Southwest Airlines yesterday (12 March) removed 38 of its fleet from scheduled service for maintenance checks after it found ”an ambiguity” in its records relating to required tests on the aircraft.
In total 44 were affected, but one was retired and five already in maintenance for scheduled checks.
Around 4% of flights were canceled, and the ongoing review of Southwest's maintenance programmes, policies, and procedures ”could potentially create other operational changes if the airline needs to swap or reroute aircraft as the investigation and audit unfolds,” the carrier said.
An updated evening statement from the airline said that as of 20:00 Central Time, 28 of the 38 re-inspections were completed, and it expected to complete all of them by the end of the night. It anticipated normal operations to resume on Thursday morning.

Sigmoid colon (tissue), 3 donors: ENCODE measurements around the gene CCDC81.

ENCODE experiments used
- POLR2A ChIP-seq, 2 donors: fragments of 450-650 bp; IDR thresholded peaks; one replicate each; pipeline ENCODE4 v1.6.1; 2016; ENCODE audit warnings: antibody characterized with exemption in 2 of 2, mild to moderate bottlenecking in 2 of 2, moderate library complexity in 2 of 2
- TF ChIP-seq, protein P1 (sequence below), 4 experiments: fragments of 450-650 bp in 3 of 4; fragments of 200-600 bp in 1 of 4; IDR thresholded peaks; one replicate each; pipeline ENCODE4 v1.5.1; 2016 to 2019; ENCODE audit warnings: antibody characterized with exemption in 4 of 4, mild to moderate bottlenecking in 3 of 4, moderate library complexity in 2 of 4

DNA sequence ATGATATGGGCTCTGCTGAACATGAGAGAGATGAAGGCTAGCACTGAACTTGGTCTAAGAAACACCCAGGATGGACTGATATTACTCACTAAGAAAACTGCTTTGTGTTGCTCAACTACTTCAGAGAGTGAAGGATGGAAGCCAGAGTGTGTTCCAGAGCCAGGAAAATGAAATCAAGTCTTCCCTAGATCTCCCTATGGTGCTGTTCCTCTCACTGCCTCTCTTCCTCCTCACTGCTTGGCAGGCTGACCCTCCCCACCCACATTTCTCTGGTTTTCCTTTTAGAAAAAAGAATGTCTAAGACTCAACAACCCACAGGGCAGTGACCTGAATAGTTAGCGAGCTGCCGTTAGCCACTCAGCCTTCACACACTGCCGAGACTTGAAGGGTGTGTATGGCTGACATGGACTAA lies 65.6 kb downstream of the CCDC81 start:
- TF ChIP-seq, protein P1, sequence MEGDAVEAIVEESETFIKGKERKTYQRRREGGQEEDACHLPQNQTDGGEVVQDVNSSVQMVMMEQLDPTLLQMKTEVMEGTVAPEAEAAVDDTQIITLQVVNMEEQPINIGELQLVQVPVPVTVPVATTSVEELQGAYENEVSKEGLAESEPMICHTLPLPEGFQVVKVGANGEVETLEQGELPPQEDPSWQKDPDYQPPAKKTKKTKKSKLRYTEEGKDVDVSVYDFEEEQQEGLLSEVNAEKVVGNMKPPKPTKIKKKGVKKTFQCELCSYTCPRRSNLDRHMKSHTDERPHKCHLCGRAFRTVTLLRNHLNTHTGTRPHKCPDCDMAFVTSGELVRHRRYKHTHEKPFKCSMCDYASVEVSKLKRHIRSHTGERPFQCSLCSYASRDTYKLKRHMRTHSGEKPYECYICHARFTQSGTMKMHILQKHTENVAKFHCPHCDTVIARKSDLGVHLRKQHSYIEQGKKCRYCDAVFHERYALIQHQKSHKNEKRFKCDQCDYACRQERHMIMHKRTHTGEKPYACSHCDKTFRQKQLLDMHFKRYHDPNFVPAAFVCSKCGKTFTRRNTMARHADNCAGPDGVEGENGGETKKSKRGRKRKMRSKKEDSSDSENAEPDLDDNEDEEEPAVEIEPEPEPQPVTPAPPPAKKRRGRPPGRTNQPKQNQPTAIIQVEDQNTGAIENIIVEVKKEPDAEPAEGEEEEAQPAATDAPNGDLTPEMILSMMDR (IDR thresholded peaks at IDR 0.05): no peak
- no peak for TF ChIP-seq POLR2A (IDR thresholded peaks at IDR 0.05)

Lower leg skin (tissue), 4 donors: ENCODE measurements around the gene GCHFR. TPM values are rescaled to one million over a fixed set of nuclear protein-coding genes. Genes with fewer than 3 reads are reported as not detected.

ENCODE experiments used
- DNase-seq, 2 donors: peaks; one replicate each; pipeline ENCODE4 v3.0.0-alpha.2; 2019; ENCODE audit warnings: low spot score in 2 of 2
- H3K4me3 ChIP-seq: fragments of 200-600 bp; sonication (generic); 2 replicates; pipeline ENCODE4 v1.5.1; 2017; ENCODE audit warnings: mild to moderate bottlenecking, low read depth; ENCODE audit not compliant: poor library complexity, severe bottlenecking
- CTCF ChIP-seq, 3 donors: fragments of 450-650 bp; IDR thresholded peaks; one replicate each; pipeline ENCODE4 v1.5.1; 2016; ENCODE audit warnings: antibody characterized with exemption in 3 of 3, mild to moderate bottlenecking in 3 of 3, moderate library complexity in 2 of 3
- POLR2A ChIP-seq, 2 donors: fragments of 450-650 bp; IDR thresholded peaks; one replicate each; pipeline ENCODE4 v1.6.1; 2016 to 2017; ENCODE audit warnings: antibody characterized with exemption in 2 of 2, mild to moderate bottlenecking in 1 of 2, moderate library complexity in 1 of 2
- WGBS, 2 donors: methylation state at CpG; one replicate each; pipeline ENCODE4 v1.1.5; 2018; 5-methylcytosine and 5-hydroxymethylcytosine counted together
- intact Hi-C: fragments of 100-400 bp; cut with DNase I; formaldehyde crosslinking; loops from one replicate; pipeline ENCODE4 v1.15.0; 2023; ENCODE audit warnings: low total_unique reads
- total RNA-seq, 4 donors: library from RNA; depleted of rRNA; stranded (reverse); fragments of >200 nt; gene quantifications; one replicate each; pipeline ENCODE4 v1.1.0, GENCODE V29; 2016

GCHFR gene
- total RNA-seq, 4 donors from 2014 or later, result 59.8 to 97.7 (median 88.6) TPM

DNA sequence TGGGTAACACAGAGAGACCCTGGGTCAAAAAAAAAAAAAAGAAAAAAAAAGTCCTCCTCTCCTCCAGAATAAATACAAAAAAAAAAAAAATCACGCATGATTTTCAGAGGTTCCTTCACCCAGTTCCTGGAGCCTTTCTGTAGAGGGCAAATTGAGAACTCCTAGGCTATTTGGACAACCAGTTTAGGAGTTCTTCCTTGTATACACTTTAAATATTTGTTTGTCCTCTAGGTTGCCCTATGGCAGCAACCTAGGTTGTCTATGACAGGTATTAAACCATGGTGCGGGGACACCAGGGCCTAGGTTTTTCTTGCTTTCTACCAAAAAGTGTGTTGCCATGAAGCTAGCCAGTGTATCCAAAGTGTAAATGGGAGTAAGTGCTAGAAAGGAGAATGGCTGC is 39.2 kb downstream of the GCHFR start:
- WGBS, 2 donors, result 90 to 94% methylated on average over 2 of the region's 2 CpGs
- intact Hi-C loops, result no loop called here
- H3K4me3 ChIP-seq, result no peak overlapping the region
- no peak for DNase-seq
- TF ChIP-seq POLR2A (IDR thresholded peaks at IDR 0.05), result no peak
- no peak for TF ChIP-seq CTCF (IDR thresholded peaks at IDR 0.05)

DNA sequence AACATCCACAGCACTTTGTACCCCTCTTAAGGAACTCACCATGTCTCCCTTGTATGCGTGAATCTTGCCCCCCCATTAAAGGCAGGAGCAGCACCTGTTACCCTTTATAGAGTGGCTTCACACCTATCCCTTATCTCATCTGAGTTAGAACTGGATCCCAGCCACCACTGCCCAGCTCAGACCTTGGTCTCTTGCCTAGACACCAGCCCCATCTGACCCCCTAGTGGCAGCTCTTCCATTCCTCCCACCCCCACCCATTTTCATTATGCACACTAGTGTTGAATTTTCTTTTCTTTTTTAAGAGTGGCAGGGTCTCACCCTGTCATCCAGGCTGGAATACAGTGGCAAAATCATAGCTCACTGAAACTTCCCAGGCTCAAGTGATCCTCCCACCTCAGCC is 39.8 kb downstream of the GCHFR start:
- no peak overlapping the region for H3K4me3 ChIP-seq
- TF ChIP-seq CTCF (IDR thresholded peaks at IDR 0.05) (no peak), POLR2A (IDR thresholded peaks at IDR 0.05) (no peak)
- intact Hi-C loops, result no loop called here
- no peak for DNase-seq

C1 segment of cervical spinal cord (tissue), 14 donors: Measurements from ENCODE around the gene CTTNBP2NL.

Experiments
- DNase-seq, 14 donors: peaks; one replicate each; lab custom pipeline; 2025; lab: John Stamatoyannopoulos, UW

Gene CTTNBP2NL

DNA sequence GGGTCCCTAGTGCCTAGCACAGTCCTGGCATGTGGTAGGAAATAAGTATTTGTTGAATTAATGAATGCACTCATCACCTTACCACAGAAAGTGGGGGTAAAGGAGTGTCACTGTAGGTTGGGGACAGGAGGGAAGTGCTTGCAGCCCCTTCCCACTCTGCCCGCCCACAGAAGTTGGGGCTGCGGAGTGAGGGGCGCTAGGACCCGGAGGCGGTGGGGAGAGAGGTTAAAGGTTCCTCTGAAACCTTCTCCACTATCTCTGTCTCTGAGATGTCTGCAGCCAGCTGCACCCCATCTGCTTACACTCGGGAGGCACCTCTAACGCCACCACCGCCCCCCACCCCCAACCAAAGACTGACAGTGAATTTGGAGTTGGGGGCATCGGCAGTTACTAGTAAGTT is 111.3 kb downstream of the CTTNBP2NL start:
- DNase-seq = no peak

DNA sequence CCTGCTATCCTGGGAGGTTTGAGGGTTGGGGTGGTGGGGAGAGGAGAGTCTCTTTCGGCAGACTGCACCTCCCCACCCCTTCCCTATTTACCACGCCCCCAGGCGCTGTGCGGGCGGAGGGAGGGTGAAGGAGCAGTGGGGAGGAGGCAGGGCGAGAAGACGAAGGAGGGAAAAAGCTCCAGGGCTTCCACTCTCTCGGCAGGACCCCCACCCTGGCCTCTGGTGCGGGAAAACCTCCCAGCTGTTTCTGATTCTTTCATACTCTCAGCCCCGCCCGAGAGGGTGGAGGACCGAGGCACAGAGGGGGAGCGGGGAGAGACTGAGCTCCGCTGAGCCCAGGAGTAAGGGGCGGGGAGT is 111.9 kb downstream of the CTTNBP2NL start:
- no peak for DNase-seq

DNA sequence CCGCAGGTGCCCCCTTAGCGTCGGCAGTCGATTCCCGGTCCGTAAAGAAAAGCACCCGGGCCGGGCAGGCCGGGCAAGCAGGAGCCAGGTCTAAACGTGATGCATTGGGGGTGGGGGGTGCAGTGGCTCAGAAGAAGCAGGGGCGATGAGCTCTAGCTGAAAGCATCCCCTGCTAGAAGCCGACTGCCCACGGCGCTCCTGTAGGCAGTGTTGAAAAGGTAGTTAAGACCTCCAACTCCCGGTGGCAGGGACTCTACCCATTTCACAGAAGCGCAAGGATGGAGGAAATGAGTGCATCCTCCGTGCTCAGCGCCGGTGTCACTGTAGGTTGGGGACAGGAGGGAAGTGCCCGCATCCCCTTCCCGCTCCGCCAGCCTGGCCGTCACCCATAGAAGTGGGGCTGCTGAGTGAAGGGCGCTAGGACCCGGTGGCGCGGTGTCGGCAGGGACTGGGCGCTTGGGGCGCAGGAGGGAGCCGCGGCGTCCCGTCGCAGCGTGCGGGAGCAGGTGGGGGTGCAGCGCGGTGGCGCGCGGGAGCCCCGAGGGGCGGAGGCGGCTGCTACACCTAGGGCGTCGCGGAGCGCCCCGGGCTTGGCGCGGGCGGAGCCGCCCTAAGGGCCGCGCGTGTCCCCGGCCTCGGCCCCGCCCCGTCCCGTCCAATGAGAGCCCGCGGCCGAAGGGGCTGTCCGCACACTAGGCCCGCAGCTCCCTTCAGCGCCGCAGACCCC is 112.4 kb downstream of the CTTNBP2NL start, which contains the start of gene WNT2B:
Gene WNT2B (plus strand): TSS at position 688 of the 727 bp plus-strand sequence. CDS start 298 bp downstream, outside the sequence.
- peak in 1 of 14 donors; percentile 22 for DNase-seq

”Any repairs identified as a result of these re-inspections will be made before those aircraft are returned to service,” read the statement.
Southwest Airlines CEO Gary Kelly said the airline is taking action on preliminary findings of its own internal investigation into allegations that it violated Federal Aviation Administration (FAA) regulations in March 2007.
Kelly vowed to make any changes necessary to ensure that the airline is in full compliance with FAA Airworthiness Directives During, and it was during last night's review of its maintenance records that the airline ”discovered an ambiguity related to required testing.”
”Southwest made the decision to take a conservative approach and remove aircraft out of scheduled service.”
An action has been initiated by the FAA to fine Southwest an unprecedented $10.2m (”5m) for failing to perform mandatory inspections on 46 of its aircraft last March ” and on six of them it subsequently found fuselage damage.
On Tuesday the carrier placed three employees on ”administrative leave”, while Kelly said: ”We have been a safe company. I believe we are a safe company. I am committed to making sure we become safer still.”